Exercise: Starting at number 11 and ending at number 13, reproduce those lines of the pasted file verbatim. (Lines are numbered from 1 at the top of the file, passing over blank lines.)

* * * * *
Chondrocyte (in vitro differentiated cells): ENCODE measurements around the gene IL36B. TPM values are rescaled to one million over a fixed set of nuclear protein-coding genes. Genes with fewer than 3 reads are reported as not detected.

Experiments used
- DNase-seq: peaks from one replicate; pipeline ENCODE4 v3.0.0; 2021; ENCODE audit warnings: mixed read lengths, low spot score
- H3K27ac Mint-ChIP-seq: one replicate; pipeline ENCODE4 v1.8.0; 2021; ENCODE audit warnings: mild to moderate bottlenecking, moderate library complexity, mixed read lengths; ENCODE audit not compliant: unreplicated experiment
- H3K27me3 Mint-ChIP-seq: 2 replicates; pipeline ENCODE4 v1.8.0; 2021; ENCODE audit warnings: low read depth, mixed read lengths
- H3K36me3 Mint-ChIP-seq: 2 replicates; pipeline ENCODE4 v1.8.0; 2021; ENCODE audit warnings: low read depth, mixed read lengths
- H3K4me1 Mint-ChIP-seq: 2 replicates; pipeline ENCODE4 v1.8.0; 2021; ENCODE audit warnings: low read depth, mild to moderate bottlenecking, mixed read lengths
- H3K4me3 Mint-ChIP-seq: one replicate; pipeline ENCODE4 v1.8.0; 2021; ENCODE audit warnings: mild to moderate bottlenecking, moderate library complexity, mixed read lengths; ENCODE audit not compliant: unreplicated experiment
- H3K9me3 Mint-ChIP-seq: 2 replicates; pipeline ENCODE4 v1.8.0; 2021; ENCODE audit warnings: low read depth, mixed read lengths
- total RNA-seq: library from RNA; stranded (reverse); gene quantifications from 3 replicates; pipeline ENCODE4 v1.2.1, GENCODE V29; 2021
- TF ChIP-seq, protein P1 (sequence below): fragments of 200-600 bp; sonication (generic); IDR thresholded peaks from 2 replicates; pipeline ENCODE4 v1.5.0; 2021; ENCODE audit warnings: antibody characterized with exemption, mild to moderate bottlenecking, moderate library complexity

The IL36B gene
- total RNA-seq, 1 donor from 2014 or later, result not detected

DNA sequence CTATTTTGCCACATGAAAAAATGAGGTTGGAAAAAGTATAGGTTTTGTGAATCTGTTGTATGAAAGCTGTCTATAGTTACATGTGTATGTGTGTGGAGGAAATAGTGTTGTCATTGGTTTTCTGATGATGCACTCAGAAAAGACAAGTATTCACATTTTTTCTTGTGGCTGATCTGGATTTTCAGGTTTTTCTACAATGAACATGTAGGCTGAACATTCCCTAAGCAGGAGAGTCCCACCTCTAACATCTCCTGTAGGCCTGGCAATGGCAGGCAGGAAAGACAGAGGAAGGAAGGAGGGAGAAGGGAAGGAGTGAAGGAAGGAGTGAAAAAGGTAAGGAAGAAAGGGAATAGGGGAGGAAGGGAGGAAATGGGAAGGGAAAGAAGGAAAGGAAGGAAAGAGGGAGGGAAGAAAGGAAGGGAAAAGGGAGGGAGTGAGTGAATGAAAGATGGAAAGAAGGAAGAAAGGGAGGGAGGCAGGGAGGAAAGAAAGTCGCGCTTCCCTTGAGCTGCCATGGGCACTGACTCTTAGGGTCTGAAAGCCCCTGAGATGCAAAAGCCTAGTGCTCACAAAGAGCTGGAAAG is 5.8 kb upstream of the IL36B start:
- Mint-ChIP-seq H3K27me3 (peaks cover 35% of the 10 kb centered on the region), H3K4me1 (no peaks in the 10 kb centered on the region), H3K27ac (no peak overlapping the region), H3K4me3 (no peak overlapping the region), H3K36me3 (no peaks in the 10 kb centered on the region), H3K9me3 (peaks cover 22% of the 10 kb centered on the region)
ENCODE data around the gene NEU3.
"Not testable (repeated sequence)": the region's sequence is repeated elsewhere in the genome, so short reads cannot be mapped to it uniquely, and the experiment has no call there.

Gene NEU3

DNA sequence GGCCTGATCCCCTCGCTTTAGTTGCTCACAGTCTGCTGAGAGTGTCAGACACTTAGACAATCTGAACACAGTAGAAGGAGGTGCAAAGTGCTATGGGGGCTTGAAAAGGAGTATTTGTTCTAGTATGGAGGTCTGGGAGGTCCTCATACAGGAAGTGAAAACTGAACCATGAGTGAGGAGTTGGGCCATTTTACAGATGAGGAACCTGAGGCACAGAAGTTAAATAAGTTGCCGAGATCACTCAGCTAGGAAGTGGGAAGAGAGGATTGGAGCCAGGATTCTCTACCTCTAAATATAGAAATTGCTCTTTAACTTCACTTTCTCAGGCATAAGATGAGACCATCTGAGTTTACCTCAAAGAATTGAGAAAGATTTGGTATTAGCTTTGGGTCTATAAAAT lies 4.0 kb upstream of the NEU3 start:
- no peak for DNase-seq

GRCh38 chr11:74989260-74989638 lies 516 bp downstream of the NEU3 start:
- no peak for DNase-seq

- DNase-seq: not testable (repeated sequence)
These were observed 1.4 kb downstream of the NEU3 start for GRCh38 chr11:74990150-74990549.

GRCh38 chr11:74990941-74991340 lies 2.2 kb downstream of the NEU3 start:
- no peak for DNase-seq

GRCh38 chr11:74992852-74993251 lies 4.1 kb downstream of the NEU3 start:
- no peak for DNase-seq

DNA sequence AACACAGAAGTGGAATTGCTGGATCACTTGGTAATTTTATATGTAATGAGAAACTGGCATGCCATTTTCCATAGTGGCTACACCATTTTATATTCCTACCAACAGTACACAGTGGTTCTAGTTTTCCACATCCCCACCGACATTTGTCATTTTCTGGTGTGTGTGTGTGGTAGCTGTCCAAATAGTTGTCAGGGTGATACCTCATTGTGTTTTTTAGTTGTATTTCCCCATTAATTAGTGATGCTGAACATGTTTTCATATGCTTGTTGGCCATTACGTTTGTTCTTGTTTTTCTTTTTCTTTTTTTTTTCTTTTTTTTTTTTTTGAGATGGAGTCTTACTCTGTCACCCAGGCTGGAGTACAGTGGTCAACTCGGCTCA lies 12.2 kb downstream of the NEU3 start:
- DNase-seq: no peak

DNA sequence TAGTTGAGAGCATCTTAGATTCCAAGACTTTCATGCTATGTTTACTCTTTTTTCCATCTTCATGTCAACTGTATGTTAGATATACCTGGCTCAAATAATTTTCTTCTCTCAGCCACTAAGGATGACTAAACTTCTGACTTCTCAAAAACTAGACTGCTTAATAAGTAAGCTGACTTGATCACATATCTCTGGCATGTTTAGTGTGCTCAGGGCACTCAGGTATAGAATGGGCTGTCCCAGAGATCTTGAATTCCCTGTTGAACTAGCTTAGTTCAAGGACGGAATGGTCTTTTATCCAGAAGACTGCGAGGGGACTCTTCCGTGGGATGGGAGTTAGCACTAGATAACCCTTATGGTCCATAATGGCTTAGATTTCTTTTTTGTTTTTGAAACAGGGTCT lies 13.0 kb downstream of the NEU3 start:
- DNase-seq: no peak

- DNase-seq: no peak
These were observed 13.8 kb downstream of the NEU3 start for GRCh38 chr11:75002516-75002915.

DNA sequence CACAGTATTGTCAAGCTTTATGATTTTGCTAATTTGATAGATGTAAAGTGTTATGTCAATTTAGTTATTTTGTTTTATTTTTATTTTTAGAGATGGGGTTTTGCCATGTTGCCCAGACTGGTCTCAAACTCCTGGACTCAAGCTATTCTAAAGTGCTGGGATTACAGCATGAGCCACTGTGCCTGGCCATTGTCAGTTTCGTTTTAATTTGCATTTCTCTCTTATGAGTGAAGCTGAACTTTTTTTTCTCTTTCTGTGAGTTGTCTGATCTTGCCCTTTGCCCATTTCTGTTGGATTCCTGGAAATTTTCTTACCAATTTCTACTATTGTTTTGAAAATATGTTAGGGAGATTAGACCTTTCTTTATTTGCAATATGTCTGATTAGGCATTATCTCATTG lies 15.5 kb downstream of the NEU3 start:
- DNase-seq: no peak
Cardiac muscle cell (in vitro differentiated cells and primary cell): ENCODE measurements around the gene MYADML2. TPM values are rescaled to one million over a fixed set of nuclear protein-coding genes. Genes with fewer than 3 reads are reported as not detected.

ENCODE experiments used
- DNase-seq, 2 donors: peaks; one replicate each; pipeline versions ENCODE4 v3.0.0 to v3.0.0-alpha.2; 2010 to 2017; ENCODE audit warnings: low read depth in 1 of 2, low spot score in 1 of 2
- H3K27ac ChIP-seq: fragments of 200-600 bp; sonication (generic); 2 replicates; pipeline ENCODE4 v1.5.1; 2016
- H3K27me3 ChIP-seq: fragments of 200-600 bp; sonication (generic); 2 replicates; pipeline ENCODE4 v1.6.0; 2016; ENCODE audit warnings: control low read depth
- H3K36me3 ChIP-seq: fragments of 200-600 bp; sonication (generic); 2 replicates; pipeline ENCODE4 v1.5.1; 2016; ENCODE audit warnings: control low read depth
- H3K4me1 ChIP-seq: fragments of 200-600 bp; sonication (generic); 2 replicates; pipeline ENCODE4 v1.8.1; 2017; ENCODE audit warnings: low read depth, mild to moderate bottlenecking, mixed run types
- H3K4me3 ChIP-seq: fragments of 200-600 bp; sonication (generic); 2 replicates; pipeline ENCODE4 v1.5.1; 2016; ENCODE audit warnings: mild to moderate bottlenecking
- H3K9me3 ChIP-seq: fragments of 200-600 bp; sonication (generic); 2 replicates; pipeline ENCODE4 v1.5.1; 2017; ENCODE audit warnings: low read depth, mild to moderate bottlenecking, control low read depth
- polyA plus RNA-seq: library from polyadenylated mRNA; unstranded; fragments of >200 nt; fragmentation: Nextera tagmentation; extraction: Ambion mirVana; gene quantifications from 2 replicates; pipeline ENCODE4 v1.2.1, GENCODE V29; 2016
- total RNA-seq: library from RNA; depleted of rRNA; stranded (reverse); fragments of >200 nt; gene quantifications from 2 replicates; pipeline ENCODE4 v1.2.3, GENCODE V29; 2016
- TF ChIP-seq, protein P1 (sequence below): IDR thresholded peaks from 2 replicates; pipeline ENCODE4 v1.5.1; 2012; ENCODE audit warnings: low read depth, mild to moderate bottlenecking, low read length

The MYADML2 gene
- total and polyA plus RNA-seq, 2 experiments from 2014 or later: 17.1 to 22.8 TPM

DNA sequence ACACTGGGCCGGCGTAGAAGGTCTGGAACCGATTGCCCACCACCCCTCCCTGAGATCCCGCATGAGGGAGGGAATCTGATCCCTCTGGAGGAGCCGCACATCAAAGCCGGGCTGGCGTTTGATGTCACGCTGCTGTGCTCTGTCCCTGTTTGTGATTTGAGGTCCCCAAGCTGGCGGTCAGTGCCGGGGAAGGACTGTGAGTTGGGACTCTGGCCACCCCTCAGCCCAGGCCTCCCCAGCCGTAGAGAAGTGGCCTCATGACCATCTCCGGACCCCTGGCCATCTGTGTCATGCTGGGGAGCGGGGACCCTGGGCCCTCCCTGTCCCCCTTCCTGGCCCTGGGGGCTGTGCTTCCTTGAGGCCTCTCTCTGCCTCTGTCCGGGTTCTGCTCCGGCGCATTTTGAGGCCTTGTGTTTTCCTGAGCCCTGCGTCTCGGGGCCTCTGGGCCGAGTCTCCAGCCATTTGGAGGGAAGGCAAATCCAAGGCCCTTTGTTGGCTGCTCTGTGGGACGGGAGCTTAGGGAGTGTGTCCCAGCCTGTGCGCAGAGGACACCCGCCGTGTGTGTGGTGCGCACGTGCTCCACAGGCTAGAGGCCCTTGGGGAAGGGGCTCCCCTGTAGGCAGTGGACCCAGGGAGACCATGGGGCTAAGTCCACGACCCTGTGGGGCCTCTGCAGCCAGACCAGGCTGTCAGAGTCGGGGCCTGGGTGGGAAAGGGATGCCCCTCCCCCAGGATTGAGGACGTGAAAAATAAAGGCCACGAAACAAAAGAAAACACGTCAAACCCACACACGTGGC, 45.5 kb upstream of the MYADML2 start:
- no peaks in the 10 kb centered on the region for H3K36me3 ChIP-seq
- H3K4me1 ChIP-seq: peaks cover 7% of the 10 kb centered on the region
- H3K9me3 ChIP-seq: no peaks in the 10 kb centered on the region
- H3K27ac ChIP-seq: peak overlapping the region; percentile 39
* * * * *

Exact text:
- TF ChIP-seq, protein P1 (sequence below): fragments of 200-600 bp; sonication (generic); IDR thresholded peaks from 2 replicates; pipeline ENCODE4 v1.5.0; 2021; ENCODE audit warnings: antibody characterized with exemption, mild to moderate bottlenecking, moderate library complexity

The IL36B gene
- total RNA-seq, 1 donor from 2014 or later, result not detected